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From the Open-Publishing Calendar
From the Open-Publishing Newswire
Defeat of Measure O Will Undermine Monterey Peninsula’s Right to Water
Oakland, Calif.– Residents and businesses in the Monterey Peninsula were dealt a blow on June 3 when voters rejected “Measure O,” an initiative that would have set the community on track to gain public control of its water system from California American Water. While the California branch of the nation’s largest private water corporation will call this outcome a victory, Monterey’s families and businesses are the ones who will suffer as a result of keeping the community’s water system in private hands.
Statement of Food & Water Watch Organizer Tia Lebherz:
“California American Water, the sole contributor to the opposition, poured over $2.4 million into defeating the measure, more than 24 times the amount proponents were able to contribute. Despite this vast resource disparity, preliminary results show that 44 percent of voters supported the measure — a testament to the great organizing of the group Public Water Now.
“The company used its well-greased campaign resources to corral area politicians against the measure and spam household mailboxes and television sets with ads to stoke fears about community’s water supply. With voter turnout remarkably low, California American Water’s fear mongering and excessive campaign spending apparently paid dividends. The sad irony is that the company spent more than $2.4 million to convince voters that they cannot afford a $500,000 study project to see if public ownership of the water system would save money.
“With the rejection of “Measure O,” Monterey Peninsula households and businesses will not find out how much public control could have reduced their water bills. Food & Water Watch analysis shows that investor owned utilities typically charge 33 percent more for water service than local government utilities. In 2011, a typical household in Felton, Calif., which in 2008, purchased its system from Cal-Am, paid about $94 a month for its water, compared to the $135 a month Cal-Am had sought to charge for the same amount of water. Public control in Felton has saved the typical household about $500 a year, a benefit that will now elude Monterey.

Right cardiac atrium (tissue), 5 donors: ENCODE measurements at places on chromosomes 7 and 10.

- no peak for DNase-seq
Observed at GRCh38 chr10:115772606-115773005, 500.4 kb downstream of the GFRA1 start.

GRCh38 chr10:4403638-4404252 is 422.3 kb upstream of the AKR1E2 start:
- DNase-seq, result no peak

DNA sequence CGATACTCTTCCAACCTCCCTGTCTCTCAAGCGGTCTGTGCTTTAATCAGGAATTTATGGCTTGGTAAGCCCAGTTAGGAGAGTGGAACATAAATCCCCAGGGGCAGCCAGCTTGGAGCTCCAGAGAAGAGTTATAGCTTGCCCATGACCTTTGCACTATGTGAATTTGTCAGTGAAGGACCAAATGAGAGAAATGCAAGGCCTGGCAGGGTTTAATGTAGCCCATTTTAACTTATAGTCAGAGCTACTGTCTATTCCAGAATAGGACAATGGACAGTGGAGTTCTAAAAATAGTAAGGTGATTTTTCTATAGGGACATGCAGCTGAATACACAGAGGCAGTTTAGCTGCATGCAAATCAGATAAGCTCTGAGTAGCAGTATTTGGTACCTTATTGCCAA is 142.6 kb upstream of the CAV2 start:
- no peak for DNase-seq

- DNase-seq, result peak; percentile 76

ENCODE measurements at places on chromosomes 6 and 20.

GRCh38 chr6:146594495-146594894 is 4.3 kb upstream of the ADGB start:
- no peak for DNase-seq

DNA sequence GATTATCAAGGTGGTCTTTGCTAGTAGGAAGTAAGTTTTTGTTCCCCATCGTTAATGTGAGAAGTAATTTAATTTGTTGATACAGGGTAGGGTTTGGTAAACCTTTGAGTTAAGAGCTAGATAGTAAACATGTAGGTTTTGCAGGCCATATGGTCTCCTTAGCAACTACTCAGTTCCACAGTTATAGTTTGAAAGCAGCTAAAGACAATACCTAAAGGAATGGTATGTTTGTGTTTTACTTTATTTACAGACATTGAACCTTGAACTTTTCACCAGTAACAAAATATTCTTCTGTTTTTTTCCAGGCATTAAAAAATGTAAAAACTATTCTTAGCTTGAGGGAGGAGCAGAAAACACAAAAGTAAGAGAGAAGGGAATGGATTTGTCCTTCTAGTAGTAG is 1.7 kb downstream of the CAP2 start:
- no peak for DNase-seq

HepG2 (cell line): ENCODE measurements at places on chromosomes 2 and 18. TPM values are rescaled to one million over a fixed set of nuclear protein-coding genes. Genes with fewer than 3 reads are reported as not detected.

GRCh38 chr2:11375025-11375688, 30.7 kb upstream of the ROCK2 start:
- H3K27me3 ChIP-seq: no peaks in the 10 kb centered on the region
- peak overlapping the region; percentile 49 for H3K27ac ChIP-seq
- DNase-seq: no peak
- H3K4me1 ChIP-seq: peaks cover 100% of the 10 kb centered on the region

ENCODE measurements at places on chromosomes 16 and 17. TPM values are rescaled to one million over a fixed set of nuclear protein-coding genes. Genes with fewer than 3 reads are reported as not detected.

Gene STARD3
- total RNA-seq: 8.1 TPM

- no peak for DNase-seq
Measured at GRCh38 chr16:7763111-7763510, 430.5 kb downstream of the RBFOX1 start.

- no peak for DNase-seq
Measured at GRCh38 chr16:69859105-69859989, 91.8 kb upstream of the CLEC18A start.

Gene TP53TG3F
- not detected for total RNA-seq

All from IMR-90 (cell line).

“It unconscionable that yet another wealthy corporation more beholden to shareholders than the people has hampered the interests of Monterey, but we will continue to stand by the community in its fight to control its own water system.”
Food & Water Watch works to ensure the food, water and fish we consume is safe, accessible and sustainable. So we can all enjoy and trust in what we eat and drink, we help people take charge of where their food comes from, keep clean, affordable, public tap water flowing freely to our homes, protect the environmental quality of oceans, force government to do its job protecting citizens, and educate about the importance of keeping shared resources under public control.